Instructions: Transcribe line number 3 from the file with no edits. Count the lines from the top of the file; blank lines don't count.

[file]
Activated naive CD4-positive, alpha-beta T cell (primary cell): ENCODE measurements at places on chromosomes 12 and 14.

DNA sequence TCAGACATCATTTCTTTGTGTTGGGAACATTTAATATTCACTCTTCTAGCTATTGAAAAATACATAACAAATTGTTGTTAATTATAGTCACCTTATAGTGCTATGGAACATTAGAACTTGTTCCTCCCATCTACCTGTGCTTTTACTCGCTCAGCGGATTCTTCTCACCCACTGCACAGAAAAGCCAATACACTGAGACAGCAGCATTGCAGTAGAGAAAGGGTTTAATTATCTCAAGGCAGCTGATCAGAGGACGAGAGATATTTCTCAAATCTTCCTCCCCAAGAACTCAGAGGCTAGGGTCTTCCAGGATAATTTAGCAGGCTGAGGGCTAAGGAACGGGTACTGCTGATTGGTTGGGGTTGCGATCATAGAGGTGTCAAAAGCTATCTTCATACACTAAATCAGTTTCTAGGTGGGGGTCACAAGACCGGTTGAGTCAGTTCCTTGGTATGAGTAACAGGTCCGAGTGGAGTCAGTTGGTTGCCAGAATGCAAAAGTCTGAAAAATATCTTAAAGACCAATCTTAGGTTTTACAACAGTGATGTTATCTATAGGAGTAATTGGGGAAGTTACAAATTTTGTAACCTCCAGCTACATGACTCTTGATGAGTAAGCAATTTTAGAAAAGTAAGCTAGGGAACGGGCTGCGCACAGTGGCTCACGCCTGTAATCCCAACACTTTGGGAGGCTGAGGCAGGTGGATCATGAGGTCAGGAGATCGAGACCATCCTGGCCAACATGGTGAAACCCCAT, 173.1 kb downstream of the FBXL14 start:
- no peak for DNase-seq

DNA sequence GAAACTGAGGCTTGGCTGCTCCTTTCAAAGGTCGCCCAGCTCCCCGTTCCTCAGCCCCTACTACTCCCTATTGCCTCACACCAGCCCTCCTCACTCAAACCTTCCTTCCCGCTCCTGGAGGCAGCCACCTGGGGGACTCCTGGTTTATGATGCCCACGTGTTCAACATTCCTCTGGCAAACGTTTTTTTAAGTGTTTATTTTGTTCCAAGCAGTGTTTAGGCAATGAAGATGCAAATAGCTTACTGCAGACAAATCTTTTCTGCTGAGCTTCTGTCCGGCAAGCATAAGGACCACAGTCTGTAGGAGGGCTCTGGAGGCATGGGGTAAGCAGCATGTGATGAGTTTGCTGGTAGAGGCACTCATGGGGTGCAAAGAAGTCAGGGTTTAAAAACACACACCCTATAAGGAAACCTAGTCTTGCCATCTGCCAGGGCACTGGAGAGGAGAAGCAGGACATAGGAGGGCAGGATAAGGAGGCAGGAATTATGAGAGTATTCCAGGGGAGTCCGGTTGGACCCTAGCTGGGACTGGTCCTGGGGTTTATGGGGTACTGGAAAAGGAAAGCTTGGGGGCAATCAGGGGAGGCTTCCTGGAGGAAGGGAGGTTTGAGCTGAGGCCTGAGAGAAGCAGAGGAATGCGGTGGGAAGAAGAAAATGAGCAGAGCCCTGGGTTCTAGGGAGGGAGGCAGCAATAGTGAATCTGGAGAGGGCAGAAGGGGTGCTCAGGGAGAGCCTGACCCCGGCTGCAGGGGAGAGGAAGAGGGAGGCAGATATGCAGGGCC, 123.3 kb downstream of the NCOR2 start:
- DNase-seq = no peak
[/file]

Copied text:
- no peak for DNase-seq